“Reports of my death……

China, Company Strategy, Economics, Environment, Middle East, Technology, US

twain1.jpg

are greatly exaggerated” wrote Mark Twain who twice had the misfortune (or perhaps good fortune, given that he was still breathing!) to read his obituary in newspapers.

A full list of all those whose deaths were reported prematurely is included here in this A-Z of journalistic blunders from Wikipedia.

The same could be said of the US commodity chemicals industry. Until very recently, just about everyone was predicting that the States would fairly soon shift from a net export to a net import position due to higher gas prices, the build-up of very competitive capacity elsewhere and the constant drift of manufacturing overseas. The country’s chemicals industry has lost 120,000 jobs with 3 million jobs lost in manufacturing over the last five years.

But what’s changed over the last few months is gas prices which have become relatively cheap compared with crude and the weak dollar. This has created what consultants predict will be the “last hurrah” for the US styrene industry ahead of the big slew of new Middle East capacity due on stream soon.

Further consolidation is expected once the Middle East wipes out the advantage US styrene producers currently enjoy over competitors supplied by naphtha-based C2s.

From a carbon footprint point of view, it does seem ridiculous that oil is shipped from the Middle East to make benzene in South Korea and the C8s are then shipped to the US. The US combines the benzene with its competitive gas-based ethylene to make styrene which is then shipped to Europe – already a net importer of commodity chemicals.

But the carbon footprint argument, along with rising freight costs, could offer a lifeline to the US chemicals industry in general. There has been much talk of “reverse globalisation” recently. This might lead to the economic justification for building new commodity chemicals capacity in the US and elsewhere in the West.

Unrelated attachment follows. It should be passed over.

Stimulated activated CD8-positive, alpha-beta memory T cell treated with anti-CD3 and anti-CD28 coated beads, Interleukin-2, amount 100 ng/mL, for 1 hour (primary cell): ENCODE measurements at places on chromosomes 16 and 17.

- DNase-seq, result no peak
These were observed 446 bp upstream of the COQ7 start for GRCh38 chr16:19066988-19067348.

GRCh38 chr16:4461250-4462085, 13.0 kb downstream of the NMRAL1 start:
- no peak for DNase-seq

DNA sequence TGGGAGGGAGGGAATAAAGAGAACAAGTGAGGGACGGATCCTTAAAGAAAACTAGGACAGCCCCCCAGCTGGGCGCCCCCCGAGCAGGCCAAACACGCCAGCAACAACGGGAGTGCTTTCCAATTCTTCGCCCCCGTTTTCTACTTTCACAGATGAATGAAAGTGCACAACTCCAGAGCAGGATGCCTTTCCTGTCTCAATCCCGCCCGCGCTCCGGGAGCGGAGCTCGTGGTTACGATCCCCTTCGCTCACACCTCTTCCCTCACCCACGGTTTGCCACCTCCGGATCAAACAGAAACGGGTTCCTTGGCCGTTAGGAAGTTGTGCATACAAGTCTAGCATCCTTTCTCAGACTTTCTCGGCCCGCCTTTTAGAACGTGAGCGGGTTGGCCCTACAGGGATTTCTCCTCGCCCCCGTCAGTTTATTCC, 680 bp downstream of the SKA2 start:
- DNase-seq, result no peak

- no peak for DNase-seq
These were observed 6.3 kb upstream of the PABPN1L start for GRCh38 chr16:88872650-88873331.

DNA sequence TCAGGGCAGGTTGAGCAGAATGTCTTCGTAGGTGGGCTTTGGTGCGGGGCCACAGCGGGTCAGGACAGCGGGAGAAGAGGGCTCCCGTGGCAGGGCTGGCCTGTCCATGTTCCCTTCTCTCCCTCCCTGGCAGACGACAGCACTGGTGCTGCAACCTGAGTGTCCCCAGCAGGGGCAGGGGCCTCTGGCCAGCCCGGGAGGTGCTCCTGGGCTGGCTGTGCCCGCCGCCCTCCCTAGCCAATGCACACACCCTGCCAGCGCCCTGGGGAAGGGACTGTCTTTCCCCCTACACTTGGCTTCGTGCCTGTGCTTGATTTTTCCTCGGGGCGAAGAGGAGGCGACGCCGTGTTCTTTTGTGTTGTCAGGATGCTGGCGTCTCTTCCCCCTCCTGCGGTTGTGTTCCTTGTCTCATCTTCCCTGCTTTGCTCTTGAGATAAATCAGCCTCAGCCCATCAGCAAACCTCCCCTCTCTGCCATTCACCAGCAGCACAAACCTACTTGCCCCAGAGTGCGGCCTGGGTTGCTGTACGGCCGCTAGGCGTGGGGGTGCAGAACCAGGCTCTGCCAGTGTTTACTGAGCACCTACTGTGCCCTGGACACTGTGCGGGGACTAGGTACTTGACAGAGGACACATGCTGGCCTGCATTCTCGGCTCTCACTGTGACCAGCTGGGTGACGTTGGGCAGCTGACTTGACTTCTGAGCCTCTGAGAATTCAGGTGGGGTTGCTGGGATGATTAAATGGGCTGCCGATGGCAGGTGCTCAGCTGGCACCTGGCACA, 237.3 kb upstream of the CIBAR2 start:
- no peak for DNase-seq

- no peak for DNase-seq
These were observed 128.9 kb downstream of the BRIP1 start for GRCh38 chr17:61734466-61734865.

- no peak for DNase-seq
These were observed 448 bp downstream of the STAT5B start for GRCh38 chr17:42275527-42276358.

The other new competitive advantage being enjoyed by the US industryis the fall in gasoline demand (although this the result of the ratherlarger problem of a weak domestic economy!), resulting in greateravailability of petrochemical feedstock.

Allen Kirkley, Vice President Strategy and Portfolio at Shell Chemicals,believes that petrochemical feedstock from refineries might be moreplentiful in the longer term as second-generation biofuels replacegasoline.

He sees an opportunity for making increased use of light ends no longer needed in the gasoline pool.

Revamping catalytic cracking towards olefins production will alsobecome increasingly attractive, particularly in Europe, but also inNorth America at a later date, adds Kirkley. Read this blog next weekfor a full interview with the senior executive.

A US industry source says: “Consultants have been predicting thatthe US would shift into a net export position for a long time, buttheir predictions have always been five years away. The forecasts arestill five years away thanks to these recent factors.”

A well-integrated refinery/petrochemical complex in the US mightnever be able to compete with a gas-based complex in the Middle East.

This is not be the point. If the US refinery/petrochemical majorscan stay significantly further to the left of the cost curve thanpoorly integrated producers, this might be enough to not only survive;perhaps even new investments might be justified.

The Middle East is also no longer as cheap a place to buildpetrochemicals because of rising feedstock and construction costs.Crackers coming on stream in 2005-15 are mainly mixed feed – liquefiedpetroleum gas and ethane – because of a long term ethane shortage inthe Gulf Co-operation Council region. Ethane is more plentifulelsewhere but it can be a little tricky investing in countries such asLibya, Algeria and Kazakhstan.

Environmental concerns could still scupper growth in US petrochemical capacity, and might even hinder minor revamping work.

The other big issue is, of course, the long term cost of crude.

Renewed drilling in the outer-continental shelf would help, but to what extent would this ease global crude prices?

Coal gasification – making better use of the abundant coal reserves in the US – might make more sense. Again, though, environmental lobbyists could get in the way.

Commercialisation of carbon capture and storage technologies couldhelp win the environmental argument in favour of both oil andcoal-based petrochemicals.

It’s early days to predict a long term resurgence of the US petrochemicals industry.

But the obituary writers should at the very least display a little more caution.

*

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